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John Shiurba - 5 x 5

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Artist: John Shiurba

Album: 5 x 5

Label: Unlimited Sedition/Rastascan

Review date: May. 24, 2007

When Anthony Braxton was at Mills College during the 1980s, he began establishing relationships with Bay Area improvisers which have – albeit only occasionally over the years – yielded some delightful recordings. Some years after his 1987 duets with percussionist Gino Robair, Braxton documented a heapin’ helpin’ of his Ghost Trance Musics with several musicians from this scene (on the excellent Six GTM Compositions 2001). One of this scene’s most interesting, and least heralded, improvisers is guitarist John Shiurba, whose latest recording not only features Braxton (along with fellow Bay Area players bassist Morgan Guberman and Robair, and visiting trumpeter Greg Kelley) but shows the great man’s influence as well.

The disc consists of a single suite, with an introductory segment and five related improvisations. The primary elements are pulse tracks (very angular, with wide intervals and interesting timbral contrasts) and big billowing drone-based sections, indebted respectively to Braxton’s quartet musics of the 1980s-90s and his more recent investigations into micro-sound (something the San Franciscans have been digging into for some time). The intro expands with the sound of cymbals and booming bass, with clanks and metallic grumbles in the background as Braxton plots a circuitous course via alto. And the music explodes from there into the four-part suite, filled with character and invention.

Generally, the music gives the impression one gets from Cage’s writings on sound, one of those compositions in your head when the insects chirping, cars zooming, and overheard conversation all blend together improbably to make for a coherent sonic provocation. Generally, one or two of these players stick to “real notes” as the others merge into a shifting textural assemblage. Braxton continually reminds the listener of his incredible ability to layer tones and notes, like Warne Marsh in the middle of SME. Kelley is into an ever deeper phase of trumpet abstraction (though he can still wail in Cold Bleak Heat) and it’s often hard to remember that he even plays a horn here, so distinct is the pure sound of metal and spit. Often this music simmers until reduction into one big textural stew – and chief here are Shiurba (whose range and imagination on guitar I always enjoy), Guberman, and Robair (who sounds as if he was in a Paul Lovens mood here). Occasionally a spooky moan/drone crops up, but the feel is often more ornery than that.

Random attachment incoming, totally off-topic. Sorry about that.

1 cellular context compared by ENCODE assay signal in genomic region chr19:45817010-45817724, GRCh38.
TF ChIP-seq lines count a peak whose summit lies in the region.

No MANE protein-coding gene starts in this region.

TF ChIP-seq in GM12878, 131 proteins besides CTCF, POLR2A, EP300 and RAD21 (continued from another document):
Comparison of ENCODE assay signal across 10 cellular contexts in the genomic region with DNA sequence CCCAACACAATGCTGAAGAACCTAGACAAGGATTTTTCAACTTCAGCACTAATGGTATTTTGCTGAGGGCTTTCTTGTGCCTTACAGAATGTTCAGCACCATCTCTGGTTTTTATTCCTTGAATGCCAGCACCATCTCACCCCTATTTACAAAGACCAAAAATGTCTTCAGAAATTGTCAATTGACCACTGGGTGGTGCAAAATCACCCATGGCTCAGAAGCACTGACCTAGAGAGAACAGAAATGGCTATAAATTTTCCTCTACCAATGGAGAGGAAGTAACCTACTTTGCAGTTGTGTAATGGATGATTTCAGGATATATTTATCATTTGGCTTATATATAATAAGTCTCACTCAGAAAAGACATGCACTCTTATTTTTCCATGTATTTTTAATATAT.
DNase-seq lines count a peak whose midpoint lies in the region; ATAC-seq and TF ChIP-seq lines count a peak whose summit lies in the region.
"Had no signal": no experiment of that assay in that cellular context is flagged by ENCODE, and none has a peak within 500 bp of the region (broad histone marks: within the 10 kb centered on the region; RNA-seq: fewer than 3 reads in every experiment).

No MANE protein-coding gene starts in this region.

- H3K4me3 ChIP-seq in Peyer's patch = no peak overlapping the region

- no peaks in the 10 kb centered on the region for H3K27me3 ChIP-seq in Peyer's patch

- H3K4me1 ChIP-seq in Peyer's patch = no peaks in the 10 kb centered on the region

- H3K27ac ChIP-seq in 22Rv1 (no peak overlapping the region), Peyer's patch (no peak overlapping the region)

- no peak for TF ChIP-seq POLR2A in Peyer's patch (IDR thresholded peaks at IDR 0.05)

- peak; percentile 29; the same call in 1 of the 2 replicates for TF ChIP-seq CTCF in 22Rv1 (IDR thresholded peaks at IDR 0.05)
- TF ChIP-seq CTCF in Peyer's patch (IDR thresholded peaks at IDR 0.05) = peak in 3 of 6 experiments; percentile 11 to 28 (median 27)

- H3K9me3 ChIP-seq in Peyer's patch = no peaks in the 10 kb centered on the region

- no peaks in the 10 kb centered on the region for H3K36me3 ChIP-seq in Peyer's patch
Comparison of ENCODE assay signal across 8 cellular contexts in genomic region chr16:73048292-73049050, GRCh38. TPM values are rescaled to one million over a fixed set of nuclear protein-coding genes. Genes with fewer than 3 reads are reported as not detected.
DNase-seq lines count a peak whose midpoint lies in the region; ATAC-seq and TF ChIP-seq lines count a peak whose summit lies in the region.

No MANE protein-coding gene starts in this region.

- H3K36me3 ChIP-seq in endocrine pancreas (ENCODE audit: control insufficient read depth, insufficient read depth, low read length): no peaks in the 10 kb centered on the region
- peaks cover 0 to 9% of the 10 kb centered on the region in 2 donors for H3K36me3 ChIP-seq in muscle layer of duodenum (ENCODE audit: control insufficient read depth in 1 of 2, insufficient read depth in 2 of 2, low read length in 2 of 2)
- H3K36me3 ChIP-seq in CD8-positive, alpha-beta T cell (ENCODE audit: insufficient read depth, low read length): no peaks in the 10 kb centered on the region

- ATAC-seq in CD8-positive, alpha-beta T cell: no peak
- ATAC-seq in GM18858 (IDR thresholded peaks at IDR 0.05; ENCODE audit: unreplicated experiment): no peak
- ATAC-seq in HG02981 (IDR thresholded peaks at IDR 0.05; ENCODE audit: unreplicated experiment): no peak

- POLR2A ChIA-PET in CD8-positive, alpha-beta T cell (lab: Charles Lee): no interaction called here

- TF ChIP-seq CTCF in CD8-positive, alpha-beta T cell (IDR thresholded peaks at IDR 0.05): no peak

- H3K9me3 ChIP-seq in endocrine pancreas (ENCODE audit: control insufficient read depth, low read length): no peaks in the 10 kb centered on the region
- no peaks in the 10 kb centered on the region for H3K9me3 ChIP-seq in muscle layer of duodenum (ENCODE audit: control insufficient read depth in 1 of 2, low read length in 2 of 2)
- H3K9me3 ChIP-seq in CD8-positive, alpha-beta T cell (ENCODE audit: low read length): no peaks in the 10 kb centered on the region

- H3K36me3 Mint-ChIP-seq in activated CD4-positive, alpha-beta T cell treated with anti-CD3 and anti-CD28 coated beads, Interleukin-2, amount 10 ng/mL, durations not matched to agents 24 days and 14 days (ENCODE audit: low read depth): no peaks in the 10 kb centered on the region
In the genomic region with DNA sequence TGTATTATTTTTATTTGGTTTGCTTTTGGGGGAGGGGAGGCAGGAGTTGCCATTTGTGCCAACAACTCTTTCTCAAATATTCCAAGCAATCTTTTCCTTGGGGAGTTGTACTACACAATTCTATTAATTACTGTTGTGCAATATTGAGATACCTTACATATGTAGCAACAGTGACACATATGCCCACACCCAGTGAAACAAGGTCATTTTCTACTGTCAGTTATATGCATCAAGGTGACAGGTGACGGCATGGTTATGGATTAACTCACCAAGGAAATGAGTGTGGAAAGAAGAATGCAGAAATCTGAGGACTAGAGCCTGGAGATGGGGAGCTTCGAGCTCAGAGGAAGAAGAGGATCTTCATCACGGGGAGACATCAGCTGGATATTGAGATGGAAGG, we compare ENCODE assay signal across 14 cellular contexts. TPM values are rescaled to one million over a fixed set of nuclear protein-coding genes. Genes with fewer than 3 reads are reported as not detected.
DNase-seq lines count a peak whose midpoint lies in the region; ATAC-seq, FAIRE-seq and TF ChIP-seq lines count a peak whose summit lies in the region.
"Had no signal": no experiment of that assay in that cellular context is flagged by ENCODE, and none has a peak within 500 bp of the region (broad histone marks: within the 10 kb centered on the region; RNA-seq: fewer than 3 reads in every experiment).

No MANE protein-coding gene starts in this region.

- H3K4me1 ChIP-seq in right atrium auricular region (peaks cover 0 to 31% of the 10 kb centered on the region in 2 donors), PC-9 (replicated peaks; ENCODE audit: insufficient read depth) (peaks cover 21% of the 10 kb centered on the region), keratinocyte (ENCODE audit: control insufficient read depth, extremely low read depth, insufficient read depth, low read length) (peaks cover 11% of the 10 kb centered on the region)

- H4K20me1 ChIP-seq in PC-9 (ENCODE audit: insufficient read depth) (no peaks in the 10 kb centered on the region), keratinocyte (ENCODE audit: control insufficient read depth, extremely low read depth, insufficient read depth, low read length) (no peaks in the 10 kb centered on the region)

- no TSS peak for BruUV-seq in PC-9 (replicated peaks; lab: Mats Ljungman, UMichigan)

Throughout the subsequent 45 minutes, the group takes in cosmic blasts of Sousa, zaps and sproings like a video game come to life, rumbling plates of sound, klangfarben style musings, and shaggy, 70s-style Euro free improv. Shiurba deftly weaves the compositional materials throughout, subtly modifying the staggered, clanking pulse track in each successive phase of the music. But Shiurba’s stuff is very different from Braxton’s Ghost Trance Music and closer to his contemporary ritual-based music, allowing lots of room for aleatoric playing and so forth. And there are, thankfully, plenty of brilliant solos and duos throughout: Shiurba’s mangled and barbed tone slices across the sound field; Braxton moves from intense circular breathing to harsh jabs; Kelley has a couple of jaw-dropping features, the sound of wounded animals trapped in machines; and Guberman and Robair send forth waves and waves of sawing, hacking, groaning bass and percussion.

It’s a compelling disc from start to finish and one of the better improv discs of the year so far. To those who don’t yet know these West Coasters, this is a fine place to start. To those who are already fans, you won’t be disappointed.

By Jason Bivins

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